Background: The South African Triage Scale (SATS) requires the calculation of the Triage Early Warning Score (TEWS), which takes time and is prone to error. Aim: to derive and validate triage scores from a clinical database collected in a low-resource hospital in sub-Saharan Africa over four years and compare them with the ability of TEWS to triage patients. Methods: A retrospective observational study carried out in Kitovu Hospital, Masaka, Uganda as part of an ongoing quality improvement project. Data collected on 4482 patients was divided into two equal cohorts: one for the derivation of scores by logistic regression and the other for their validation. Results: Two scores identified the largest number of patients with the lowest in-hospital mortality. A score based on oxygen saturation, mental status and mobility had a c statistic for discrimination of 0.83 (95% CI 0.079–0.87) in the derivation, and 0.81 (95% CI 0.77–0.86) in the validation cohort. Another score based on respiratory rate, mental status and mobility had a c statistic of 0.82 (95% CI 0.078–0.87) in the derivation, and 0.81 (95% CI 0.77–0.86) in the validation cohort. The oxygen saturation-based score of zero points identified 51% of patients in the derivation cohort who had in-hospital mortality rate of 0.5%, and 49% of patients in the validation cohort who had in-hospital mortality of 1.0%. A respiratory rate-based score of zero points identified 45% in the derivation cohort who had in-hospital mortality rate of 0.5%, and 44% of patients in the validation cohort who had in-hospital mortality of 0.8%. Both scores had comparable performance to TEWS. Conclusion: Two easy to calculate scores have comparable performance to TEWS and, therefore, could replace it to facilitate the adoption of SATS in low-resource settings.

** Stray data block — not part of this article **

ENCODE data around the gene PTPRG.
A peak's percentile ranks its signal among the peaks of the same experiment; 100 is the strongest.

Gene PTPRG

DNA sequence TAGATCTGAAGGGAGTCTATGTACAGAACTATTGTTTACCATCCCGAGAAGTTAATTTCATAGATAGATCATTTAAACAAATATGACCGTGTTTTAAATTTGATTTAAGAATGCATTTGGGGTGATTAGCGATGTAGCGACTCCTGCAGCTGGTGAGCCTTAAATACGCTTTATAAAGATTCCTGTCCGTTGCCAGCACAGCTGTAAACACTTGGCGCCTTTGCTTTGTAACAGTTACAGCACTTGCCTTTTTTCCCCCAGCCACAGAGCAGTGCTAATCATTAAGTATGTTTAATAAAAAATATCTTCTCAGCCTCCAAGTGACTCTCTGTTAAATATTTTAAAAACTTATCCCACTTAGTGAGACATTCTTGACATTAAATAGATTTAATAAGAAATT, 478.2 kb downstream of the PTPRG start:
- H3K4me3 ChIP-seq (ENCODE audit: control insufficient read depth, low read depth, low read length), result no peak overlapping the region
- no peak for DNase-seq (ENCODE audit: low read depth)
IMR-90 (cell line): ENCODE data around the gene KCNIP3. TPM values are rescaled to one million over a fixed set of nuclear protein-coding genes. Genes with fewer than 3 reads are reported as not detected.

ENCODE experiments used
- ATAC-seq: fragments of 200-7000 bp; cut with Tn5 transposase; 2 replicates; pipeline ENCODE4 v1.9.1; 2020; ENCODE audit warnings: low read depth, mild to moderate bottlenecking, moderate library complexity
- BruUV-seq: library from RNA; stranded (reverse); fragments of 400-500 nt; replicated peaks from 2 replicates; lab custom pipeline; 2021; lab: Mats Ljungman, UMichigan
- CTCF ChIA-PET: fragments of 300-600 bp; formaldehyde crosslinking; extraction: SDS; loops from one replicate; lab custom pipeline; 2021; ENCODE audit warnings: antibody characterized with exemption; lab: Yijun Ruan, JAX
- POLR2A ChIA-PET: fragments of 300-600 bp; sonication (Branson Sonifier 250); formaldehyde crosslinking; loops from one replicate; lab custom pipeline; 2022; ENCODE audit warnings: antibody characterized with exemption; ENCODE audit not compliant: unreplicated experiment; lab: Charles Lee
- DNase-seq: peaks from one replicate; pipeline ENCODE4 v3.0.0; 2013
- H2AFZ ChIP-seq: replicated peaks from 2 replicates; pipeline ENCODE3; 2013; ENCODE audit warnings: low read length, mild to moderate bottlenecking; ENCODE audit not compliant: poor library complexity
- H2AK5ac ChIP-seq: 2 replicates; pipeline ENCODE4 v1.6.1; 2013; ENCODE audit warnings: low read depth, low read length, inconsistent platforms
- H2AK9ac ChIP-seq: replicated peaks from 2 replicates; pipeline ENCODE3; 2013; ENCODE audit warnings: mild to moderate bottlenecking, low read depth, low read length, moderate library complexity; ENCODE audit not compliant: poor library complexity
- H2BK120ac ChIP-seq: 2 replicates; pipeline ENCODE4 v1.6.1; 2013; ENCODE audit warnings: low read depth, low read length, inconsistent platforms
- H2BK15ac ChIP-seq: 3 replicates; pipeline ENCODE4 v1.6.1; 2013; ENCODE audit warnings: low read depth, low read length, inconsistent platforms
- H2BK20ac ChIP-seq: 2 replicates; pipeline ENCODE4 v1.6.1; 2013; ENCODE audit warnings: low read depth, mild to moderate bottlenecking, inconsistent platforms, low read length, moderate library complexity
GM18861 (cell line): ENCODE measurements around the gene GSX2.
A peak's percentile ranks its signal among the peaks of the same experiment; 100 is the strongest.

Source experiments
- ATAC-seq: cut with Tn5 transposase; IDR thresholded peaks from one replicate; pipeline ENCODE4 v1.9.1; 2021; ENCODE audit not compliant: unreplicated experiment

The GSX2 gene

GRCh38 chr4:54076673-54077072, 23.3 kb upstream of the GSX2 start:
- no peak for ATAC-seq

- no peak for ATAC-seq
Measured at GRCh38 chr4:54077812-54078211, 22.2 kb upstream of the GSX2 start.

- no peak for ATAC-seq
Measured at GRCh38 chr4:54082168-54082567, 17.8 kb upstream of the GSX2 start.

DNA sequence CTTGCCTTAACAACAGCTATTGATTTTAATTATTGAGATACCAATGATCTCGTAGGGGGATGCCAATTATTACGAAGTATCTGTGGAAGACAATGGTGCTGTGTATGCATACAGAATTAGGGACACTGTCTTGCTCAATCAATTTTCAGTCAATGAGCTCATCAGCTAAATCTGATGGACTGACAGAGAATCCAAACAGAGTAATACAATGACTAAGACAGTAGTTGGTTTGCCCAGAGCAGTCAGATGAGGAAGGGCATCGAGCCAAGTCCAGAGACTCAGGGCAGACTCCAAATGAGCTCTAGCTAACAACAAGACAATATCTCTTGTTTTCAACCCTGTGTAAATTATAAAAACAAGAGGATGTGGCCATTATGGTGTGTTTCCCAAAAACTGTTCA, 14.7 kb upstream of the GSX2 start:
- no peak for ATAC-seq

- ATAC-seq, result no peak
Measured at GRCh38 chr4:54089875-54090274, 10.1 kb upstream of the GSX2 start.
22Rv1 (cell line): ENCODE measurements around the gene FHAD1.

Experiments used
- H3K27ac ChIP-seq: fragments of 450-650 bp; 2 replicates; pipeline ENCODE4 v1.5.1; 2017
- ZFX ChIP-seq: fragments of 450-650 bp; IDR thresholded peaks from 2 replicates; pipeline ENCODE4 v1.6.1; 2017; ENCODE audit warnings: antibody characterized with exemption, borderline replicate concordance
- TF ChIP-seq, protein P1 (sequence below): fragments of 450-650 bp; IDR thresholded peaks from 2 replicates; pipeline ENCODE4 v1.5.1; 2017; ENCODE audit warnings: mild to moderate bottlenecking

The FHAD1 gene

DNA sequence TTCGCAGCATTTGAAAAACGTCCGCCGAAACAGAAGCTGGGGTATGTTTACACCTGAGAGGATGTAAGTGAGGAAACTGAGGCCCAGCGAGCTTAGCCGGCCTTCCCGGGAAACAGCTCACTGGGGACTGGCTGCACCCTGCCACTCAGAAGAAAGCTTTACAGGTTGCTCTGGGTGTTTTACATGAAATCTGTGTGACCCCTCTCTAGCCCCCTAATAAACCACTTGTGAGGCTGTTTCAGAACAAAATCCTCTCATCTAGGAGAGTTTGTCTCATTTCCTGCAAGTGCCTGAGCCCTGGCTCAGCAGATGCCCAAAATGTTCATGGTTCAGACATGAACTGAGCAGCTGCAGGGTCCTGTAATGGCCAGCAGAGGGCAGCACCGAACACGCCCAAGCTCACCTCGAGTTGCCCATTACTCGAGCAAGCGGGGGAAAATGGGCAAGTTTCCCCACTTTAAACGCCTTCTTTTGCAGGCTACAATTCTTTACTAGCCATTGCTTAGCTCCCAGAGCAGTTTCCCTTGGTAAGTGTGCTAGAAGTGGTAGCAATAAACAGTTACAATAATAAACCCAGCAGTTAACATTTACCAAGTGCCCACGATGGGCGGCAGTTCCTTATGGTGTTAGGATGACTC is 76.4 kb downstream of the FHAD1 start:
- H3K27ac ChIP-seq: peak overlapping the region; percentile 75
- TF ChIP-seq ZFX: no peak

Bibliografisk noteFunding Information:
The authors wish to acknowledge Tapa Healthcare DAC (Dundalk, Ireland) for the complimentary use of their Rapid Electronic Assessment Data System (READS). All other costs were borne by the authors. The authors would also like to thank Mr. Alan Murray, Passage West, Ireland for his generous IT support.
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